Although the fungi themselves are morphologically similar to Mucor, there are typically fewer of them on a given tissue section, and the fungi may have a “cellophane-ball” or crumpled appearance (Figs. 3A, B). In addition, Basidiobolus is not angioinvasive. The inflammatory response is also quite different from that of mucormycosis, featuring prominent eosinophilia, granulomas, and a Splendore-Hoeppli reaction to organisms (Figs. 4A–C).
Phaeohyphomycosis refers to infections caused by various (over 70 recognized species) dematiaceous or naturally pigmented fungi that develop as black molds in culture and are visible as pigmented brown organisms in tissue sections. These fungi are worldwide saprophytes present in soil, wood, and compost. Infections typically occur in immunocompromised hosts, and risk factors include neutropenia, bone marrow or solid organ transplantation, and exposure to dirt/soil through farming, gardening, or other outdoor work.28–34 Infections are most often subcutaneous, but gastrointestinal infections rarely occur, probably through colonization of preexisting ulcers.35 The inflammatory reaction is mixed and may consist of neutrophils, granulomas, or both. The organisms appear as variable sized, often branched fungi that are pigmented (Figs. 5A, B), although the pigment may be difficult to detect on hematoxylin and eosin (H&E) staining in some cases.17 Fontana-Masson stains may be useful in accentuating the melanin pigment (Table 1).
Accurate speciation of fungal infections is critical, because it significantly affects antifungal therapy. Culture remains the gold standard of diagnosis and speciation for fungal infections, but it may require a substantial amount of time for cultures to grow and to achieve speciation. More importantly, because of the clinical setting, culture material is not always available. The use of 18S rRNA sequence to identify fungus directly by polymerase chain reaction and sequencing is increasingly available as well and can be performed directly from either culture material or the paraffin tissue block. The phaeohyphomycoses cannot be speciated morphologically with certainty, and culture or molecular studies are required for definite classification. If no material is available for culture, then molecular assays should be attempted or the patient should be rebiopsied so that cultures can be performed.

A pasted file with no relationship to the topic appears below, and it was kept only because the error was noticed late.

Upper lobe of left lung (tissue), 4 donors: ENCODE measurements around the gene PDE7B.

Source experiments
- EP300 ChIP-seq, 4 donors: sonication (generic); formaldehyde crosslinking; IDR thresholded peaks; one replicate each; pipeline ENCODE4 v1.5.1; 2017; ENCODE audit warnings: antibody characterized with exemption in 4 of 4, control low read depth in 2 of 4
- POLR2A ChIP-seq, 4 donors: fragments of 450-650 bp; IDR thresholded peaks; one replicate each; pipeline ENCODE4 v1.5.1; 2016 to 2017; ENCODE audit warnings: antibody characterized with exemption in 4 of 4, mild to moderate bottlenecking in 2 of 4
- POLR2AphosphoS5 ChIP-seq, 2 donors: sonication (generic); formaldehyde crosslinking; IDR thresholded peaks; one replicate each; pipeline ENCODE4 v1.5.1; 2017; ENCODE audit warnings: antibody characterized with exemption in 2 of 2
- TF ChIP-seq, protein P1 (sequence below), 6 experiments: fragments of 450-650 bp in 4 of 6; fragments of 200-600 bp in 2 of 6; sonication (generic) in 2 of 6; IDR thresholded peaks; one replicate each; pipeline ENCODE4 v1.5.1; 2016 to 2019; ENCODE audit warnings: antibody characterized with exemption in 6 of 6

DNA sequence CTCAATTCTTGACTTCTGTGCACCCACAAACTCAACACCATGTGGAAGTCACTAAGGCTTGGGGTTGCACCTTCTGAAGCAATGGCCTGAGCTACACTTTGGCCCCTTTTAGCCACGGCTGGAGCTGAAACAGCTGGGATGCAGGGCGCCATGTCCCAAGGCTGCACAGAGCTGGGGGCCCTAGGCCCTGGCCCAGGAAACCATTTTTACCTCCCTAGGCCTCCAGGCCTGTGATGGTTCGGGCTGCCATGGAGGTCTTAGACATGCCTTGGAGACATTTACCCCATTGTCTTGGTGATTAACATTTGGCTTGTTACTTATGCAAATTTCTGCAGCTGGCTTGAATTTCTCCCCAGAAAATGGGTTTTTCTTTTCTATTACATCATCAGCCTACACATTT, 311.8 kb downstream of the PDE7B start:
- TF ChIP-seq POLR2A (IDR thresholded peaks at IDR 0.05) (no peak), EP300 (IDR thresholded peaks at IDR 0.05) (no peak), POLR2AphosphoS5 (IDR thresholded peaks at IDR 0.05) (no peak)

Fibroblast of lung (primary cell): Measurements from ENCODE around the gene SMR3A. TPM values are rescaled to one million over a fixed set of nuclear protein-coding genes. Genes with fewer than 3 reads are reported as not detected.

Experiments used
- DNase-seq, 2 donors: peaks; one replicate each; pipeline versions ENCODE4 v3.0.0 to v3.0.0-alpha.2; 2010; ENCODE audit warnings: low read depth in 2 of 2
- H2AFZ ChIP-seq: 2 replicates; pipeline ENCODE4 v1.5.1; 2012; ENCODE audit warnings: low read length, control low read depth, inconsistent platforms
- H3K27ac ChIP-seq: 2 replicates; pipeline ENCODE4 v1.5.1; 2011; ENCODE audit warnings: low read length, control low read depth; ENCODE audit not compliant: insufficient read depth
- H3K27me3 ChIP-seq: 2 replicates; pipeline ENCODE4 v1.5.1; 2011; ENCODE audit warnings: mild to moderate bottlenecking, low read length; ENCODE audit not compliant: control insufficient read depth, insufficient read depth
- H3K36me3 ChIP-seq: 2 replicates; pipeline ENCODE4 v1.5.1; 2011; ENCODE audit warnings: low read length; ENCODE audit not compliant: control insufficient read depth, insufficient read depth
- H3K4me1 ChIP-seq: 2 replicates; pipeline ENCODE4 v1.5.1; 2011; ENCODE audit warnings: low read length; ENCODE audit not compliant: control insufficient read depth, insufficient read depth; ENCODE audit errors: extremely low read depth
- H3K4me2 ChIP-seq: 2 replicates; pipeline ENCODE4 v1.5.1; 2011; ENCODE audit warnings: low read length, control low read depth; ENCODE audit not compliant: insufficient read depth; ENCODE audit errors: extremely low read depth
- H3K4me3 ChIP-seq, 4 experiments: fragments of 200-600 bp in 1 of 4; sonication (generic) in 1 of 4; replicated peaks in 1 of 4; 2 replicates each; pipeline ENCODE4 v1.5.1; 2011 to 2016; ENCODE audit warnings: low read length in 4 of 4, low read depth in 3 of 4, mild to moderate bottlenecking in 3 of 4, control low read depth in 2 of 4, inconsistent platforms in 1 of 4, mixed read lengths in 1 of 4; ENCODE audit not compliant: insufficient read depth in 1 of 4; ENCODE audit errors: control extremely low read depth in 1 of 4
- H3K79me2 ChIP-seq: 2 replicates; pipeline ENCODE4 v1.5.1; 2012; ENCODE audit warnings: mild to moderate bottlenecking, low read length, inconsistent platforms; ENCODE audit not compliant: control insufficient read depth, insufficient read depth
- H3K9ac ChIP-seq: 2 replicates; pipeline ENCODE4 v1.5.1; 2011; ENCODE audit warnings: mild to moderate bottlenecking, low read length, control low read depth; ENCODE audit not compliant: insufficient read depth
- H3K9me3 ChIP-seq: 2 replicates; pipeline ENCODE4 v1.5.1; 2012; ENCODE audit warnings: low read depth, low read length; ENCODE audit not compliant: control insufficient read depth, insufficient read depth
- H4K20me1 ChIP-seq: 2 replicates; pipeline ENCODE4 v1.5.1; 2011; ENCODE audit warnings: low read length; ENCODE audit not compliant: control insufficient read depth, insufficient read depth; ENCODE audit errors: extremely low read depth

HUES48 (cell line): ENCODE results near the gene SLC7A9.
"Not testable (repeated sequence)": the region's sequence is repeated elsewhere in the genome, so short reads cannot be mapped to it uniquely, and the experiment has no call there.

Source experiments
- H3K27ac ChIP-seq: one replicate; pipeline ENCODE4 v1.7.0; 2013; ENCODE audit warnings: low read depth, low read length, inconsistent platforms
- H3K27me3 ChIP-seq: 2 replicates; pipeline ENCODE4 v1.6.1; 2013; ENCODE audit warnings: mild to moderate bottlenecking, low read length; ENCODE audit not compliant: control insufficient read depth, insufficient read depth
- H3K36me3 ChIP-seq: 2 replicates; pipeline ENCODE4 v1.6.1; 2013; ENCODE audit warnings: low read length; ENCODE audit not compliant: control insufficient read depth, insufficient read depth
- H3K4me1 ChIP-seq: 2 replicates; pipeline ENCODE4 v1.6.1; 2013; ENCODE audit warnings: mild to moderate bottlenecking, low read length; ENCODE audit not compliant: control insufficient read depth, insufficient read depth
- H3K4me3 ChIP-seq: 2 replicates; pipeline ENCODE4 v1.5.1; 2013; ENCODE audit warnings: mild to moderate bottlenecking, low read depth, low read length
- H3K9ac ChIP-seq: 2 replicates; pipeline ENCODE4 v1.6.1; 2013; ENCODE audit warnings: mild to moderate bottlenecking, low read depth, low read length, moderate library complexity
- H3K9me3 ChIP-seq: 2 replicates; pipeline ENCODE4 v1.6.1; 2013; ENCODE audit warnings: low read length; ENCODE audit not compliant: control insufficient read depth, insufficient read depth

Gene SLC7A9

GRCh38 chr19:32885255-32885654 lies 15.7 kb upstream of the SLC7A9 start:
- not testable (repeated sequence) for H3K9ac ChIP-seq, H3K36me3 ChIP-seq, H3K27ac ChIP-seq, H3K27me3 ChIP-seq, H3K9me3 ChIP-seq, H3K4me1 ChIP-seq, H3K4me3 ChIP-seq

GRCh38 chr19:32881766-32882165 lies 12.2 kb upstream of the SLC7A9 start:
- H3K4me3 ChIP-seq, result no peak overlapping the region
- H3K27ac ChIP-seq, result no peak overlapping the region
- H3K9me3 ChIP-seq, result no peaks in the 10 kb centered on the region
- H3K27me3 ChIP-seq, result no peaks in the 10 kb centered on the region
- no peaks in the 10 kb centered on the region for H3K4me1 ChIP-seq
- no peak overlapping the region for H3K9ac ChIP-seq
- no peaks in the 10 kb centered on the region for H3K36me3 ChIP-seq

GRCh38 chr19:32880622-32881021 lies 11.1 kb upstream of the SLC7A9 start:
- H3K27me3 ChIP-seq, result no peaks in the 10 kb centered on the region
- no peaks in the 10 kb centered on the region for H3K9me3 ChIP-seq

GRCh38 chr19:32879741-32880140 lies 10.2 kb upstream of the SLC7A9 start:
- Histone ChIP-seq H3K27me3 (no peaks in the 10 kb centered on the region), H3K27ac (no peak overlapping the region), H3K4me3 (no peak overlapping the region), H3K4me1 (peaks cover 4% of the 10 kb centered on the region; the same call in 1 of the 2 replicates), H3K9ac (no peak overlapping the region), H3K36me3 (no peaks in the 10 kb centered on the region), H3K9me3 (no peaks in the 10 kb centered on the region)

In addition to molecular testing, there are 2 serological laboratory tests36 that are helpful for distinguishing between the various filamentous fungi that may be encountered on a slide. Galactomannan is a component of the Aspergillus cell wall that is released during growth. The galactomannan assay is a serologic test that is helpful in diagnosing invasive aspergillosis, as it is positive in invasive aspergillosis but negative in other invasive fungal infections. However, the galactomannan assay will cross-react with Penicillium marneffei (see below). The β(1.3)-d-glucan assay is also helpful as it is positive in virtually all disseminated fungal infections including Pneumocystis infection but is negative in mucormycosis.